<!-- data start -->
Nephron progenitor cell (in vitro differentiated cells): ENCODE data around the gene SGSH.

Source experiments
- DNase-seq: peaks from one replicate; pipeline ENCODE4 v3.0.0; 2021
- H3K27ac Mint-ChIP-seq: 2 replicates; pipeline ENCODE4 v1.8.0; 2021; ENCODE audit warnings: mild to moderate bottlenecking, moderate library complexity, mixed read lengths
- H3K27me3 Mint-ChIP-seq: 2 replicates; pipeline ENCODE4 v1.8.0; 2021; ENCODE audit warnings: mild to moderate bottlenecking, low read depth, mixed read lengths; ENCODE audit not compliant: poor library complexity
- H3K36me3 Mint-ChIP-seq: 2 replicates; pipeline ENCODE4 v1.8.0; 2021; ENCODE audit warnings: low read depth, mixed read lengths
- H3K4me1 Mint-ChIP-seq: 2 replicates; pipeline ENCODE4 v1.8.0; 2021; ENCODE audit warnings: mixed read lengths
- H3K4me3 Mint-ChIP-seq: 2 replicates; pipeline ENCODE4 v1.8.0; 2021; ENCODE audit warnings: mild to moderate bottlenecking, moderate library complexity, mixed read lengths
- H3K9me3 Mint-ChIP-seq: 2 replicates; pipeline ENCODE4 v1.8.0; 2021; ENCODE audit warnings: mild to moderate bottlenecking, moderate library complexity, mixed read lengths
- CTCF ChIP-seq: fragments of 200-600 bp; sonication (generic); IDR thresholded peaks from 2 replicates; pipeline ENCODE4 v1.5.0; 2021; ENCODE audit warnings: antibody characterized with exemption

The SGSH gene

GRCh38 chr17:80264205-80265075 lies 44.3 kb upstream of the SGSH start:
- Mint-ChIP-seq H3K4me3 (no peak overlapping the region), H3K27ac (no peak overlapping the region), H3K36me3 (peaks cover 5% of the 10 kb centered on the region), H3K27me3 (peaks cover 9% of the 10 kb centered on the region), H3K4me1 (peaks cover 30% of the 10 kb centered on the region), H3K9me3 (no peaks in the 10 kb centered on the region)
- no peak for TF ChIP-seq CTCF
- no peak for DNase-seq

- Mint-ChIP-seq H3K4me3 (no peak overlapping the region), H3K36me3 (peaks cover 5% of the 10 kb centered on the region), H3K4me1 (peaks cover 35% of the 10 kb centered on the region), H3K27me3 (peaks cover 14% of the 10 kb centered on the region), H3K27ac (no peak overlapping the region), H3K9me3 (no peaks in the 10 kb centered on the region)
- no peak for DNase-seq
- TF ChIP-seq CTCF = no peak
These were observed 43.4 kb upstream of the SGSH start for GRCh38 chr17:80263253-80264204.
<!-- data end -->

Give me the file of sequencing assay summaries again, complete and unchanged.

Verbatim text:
Nephron progenitor cell (in vitro differentiated cells): ENCODE data around the gene SGSH.

Source experiments
- DNase-seq: peaks from one replicate; pipeline ENCODE4 v3.0.0; 2021
- H3K27ac Mint-ChIP-seq: 2 replicates; pipeline ENCODE4 v1.8.0; 2021; ENCODE audit warnings: mild to moderate bottlenecking, moderate library complexity, mixed read lengths
- H3K27me3 Mint-ChIP-seq: 2 replicates; pipeline ENCODE4 v1.8.0; 2021; ENCODE audit warnings: mild to moderate bottlenecking, low read depth, mixed read lengths; ENCODE audit not compliant: poor library complexity
- H3K36me3 Mint-ChIP-seq: 2 replicates; pipeline ENCODE4 v1.8.0; 2021; ENCODE audit warnings: low read depth, mixed read lengths
- H3K4me1 Mint-ChIP-seq: 2 replicates; pipeline ENCODE4 v1.8.0; 2021; ENCODE audit warnings: mixed read lengths
- H3K4me3 Mint-ChIP-seq: 2 replicates; pipeline ENCODE4 v1.8.0; 2021; ENCODE audit warnings: mild to moderate bottlenecking, moderate library complexity, mixed read lengths
- H3K9me3 Mint-ChIP-seq: 2 replicates; pipeline ENCODE4 v1.8.0; 2021; ENCODE audit warnings: mild to moderate bottlenecking, moderate library complexity, mixed read lengths
- CTCF ChIP-seq: fragments of 200-600 bp; sonication (generic); IDR thresholded peaks from 2 replicates; pipeline ENCODE4 v1.5.0; 2021; ENCODE audit warnings: antibody characterized with exemption

The SGSH gene

GRCh38 chr17:80264205-80265075 lies 44.3 kb upstream of the SGSH start:
- Mint-ChIP-seq H3K4me3 (no peak overlapping the region), H3K27ac (no peak overlapping the region), H3K36me3 (peaks cover 5% of the 10 kb centered on the region), H3K27me3 (peaks cover 9% of the 10 kb centered on the region), H3K4me1 (peaks cover 30% of the 10 kb centered on the region), H3K9me3 (no peaks in the 10 kb centered on the region)
- no peak for TF ChIP-seq CTCF
- no peak for DNase-seq

- Mint-ChIP-seq H3K4me3 (no peak overlapping the region), H3K36me3 (peaks cover 5% of the 10 kb centered on the region), H3K4me1 (peaks cover 35% of the 10 kb centered on the region), H3K27me3 (peaks cover 14% of the 10 kb centered on the region), H3K27ac (no peak overlapping the region), H3K9me3 (no peaks in the 10 kb centered on the region)
- no peak for DNase-seq
- TF ChIP-seq CTCF = no peak
These were observed 43.4 kb upstream of the SGSH start for GRCh38 chr17:80263253-80264204.